MIAMI — Age, phenotype characteristics and genetic variants can put patients at greater risk for progression of age-related macular degeneration.
“We want to develop drugs, and our future studies should be very concentrated on the transition from intermediate into late AMD and to find biomarkers,” Carel B. Hoyng, MD, said at Angiogenesis, Exudation, and Degeneration 2017.
Using the EUGENDA database, 254 patients with early or intermediate AMD and 5-year follow-up data were identified. Of these patients, 54 progressed to late-stage AMD at 5 years, for a progression rate of more than 20%, Hoyng said.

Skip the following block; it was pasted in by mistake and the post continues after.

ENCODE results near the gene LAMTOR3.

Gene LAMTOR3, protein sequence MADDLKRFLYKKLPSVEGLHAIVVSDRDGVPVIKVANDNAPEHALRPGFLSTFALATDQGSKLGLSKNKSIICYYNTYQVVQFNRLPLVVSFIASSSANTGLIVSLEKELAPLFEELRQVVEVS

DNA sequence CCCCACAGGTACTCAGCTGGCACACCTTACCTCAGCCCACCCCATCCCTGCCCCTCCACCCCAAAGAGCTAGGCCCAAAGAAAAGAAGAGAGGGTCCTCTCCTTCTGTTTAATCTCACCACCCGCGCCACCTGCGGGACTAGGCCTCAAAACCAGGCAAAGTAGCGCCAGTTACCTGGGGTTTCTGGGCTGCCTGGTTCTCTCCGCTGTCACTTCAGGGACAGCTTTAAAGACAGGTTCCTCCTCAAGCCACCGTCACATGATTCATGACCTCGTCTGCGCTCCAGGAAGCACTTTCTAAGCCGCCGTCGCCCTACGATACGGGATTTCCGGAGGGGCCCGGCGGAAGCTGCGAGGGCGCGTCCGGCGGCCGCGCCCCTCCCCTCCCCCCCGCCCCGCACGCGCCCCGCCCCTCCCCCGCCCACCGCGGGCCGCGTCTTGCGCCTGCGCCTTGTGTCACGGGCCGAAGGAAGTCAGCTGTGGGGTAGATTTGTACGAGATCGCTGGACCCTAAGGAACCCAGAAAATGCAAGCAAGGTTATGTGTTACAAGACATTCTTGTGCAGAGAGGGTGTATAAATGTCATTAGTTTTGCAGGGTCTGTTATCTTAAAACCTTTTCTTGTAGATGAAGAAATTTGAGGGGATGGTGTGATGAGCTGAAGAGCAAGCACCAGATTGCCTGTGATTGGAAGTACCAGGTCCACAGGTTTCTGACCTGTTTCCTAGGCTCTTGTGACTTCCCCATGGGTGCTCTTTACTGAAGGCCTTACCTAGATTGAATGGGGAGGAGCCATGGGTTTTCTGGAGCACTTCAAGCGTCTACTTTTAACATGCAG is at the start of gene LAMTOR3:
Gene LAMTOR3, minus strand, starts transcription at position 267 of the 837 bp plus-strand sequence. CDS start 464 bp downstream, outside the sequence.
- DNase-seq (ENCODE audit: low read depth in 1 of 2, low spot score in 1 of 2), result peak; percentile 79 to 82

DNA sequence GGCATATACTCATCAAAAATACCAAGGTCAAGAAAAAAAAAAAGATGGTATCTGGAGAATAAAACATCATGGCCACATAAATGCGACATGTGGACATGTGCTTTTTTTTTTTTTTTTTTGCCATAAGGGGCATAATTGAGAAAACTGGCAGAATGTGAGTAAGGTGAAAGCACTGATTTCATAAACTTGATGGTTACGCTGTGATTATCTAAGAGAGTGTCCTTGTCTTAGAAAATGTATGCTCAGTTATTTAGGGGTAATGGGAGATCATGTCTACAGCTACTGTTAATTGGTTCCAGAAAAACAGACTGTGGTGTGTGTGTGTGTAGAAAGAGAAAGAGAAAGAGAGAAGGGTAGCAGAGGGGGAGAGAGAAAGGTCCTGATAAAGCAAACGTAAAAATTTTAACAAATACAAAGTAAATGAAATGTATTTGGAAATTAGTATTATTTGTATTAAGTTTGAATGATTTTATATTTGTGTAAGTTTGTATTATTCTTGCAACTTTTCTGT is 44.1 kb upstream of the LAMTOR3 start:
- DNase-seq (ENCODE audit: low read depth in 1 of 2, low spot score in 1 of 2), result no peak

Patients who were older at baseline, those with CFH Y402H gene variants and those with certain phenotype characteristics, such as hyperreflective foci, central drusen location and drusenoid pigment epithelial detachment, were found to be at higher risk of progression to late-stage AMD, he said.
Data in the study did not show a relationship between progression to late-stage AMD and the ARMS2 gene, Hoyng noted. – by Robert Linnehan
Hoyng CB. Genetic variants and AMD progression. Presented at: Angiogenesis, Exudation, and Degeneration 2017; Feb. 11, 2017; Miami.
Disclosure: Hoyng reports he is a member of the advisory board or panel for Novartis and Bayer; is a consultant for Sanofi; and received grants/research support from Bayer and Sanofi.